Élite Review: Representation in Netflix's New Series
If you are a Gossip Girl fan to the core or have spent the last couple weeks anticipating the third season of Riverdale, you will be thrilled about Netflix's newest series.
Élite is the second all-Spanish production by Netflix and is the perfect combination of Gossip Girl and Riverdale drama. The first season was released on the 5th October 2018 and has eight episodes. The story is about three young students, who are offered a scholarship for the elite Las Encinas school after their previous school collapsed. Drama ensues and eventually leads to a student's death. The story is told in two timelines, one set in the present, after the murder; the other in the past, detailing what happened leading up to the murder.
Honestly, the story does not offer anything new. The series is far from groundbreaking, the new students feel like underdogs and are excluded/bullied by the wealthy students; sprinkled in is the cliché of a wealthy misfit who seeks companionship with a new student.
The three new students are Samuel, Cristian and Nadia, however, Popular student Lucrecia, who is in a relationship with Guzmán, soon develops a personal problem with Nadia; as it turns out, both girls are competing for a prestigious trophy to receive a scholarship for an elite university in Florida.
Guzmán’s sister Marina embodies the role of the misunderstood soul, who befriends newcomer Samuel.
Further drama ensues when Lucrecia bets that Guzmán cannot seduce Nadia, who is devoutly religious, to destroy her credibility. He, of course, accepts the bet and after getting to know Nadia~ unexpectedly~ falls for her.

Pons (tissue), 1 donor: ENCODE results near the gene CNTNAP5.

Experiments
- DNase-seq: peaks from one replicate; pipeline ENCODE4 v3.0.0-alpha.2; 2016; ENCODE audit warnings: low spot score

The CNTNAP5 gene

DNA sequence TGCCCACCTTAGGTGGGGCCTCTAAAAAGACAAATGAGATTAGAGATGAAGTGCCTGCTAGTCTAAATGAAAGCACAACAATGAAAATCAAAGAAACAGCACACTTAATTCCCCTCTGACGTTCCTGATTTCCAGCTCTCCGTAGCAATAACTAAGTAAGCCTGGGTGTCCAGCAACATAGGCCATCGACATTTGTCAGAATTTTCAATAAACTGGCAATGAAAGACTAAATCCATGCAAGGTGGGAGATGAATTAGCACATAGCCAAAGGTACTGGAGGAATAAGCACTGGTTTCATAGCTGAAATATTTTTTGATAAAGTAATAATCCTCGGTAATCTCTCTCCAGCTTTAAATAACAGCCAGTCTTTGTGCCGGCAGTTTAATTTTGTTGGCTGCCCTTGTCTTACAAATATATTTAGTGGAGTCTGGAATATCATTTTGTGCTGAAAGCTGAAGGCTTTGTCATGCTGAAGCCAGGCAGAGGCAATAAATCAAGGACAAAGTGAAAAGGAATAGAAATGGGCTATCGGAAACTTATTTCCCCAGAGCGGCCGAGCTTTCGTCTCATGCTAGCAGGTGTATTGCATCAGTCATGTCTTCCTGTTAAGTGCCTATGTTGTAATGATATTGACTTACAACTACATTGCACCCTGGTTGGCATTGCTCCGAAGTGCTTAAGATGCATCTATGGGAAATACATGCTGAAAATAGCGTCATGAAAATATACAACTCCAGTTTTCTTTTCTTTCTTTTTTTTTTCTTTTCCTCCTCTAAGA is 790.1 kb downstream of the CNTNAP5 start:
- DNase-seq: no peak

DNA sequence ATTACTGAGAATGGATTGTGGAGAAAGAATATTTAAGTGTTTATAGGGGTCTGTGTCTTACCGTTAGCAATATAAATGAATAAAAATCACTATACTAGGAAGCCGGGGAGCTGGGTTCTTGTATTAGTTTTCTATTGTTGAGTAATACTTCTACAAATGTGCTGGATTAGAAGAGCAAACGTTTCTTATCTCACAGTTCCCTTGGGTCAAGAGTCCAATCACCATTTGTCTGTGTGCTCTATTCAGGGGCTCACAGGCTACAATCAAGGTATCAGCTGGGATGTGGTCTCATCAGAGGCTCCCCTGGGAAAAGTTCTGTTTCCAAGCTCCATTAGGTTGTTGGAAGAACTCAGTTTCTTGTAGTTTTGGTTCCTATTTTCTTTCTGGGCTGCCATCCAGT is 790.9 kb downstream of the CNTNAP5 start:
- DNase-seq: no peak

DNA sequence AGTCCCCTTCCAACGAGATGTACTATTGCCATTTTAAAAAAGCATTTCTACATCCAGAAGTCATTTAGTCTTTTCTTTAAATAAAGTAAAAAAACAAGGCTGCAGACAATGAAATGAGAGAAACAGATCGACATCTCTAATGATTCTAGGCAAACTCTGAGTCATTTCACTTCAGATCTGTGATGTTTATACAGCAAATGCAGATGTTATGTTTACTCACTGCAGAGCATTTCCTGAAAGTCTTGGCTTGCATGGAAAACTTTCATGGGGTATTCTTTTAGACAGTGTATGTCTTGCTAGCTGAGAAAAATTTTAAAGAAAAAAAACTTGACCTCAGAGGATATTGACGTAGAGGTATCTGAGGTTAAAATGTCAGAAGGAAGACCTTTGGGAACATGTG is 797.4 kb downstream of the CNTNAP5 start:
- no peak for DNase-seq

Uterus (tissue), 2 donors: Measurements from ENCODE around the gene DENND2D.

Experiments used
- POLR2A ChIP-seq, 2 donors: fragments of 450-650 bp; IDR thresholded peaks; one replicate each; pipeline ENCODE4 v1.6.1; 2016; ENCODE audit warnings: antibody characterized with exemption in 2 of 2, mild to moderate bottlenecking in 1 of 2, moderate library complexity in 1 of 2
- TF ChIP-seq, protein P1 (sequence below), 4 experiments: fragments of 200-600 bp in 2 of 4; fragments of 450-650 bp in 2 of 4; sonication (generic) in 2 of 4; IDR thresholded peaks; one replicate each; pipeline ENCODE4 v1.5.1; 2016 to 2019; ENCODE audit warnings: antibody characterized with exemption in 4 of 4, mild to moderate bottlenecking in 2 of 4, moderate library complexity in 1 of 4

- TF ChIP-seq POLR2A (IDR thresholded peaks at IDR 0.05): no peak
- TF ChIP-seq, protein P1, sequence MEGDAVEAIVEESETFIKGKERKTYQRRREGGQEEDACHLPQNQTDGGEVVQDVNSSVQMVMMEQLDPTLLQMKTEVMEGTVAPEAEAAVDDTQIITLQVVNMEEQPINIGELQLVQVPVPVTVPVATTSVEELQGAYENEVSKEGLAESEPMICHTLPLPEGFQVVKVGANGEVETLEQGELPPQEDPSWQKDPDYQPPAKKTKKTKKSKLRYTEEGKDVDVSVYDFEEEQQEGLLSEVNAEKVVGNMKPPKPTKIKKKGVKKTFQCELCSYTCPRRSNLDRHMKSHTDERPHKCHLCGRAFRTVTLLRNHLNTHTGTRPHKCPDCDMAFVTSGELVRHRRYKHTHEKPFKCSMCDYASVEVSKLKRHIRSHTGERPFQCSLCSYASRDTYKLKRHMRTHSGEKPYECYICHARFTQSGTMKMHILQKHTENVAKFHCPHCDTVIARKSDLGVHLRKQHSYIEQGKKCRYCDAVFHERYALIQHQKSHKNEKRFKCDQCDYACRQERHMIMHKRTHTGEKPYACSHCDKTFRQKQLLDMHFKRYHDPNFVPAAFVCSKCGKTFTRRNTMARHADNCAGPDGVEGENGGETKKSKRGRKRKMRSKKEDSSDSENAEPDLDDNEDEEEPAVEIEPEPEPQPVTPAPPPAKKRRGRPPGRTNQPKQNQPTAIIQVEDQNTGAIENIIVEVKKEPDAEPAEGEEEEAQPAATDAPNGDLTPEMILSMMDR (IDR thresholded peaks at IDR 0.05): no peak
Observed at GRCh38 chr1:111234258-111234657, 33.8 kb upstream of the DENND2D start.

While the show does not break new ground, it is unique in other ways- namely representation. Not only does this Spanish production have an all-Spanish cast, but the show also represents different religious and social groups. Not only does Nadia and her family in the series represent Muslim culture, but she also demonstrates the difficulties a Muslim young woman faces every day in a Western society. She is torn between her religious beliefs and Western demands of her; the school forces her to remove the hijab or be expelled. Nadia's character also illustrates the daily racism and oppression of Muslim people; her response to Samuel when he asks why she has read the school rules is 'when your name is Nadia Shana you’d better be informed of what can get you expelled. Just in case.' Demonstrating the struggles facing a Muslim pupil in an oppressive academic environment.
In addition to the presentation of different religions and cultures, is the different forms of sexuality represented. The couple Carla and Polo, for example, are criticised by their friends about their open sexual life, which after a while includes new student Cristian. Although they are happy, and content is their love triangle, it is frowned upon by the others. Homosexuality plays an important role in the show too, as Polo is raised by two women, while Nadia’s brother Omar and Cristian’s friend Ander start to fall for each other. Omar's homosexuality is groundbreaking in its own right as it represents the journey of understanding one's sexuality in the context of a Muslim home.
Alongside this, the show should be praised for its presentation of Marina, who contracted HIV after being drugged and sexually assaulted. The show conveys the difficulties she has to deal with, but also that a normal social life and meaningful relationships are possible too.
In a nutshell, Élite does not offer a trailblazing storyline, but it does give an outstanding example of how to represent different religious, ethnic and social groups.
Personal tip: Watch the series in its original language Spanish with English subtitles (if you are not a Spanish speaker) – the atmosphere will become even more intense. You won’t be disappointed!
[Photo Credits: Netflix]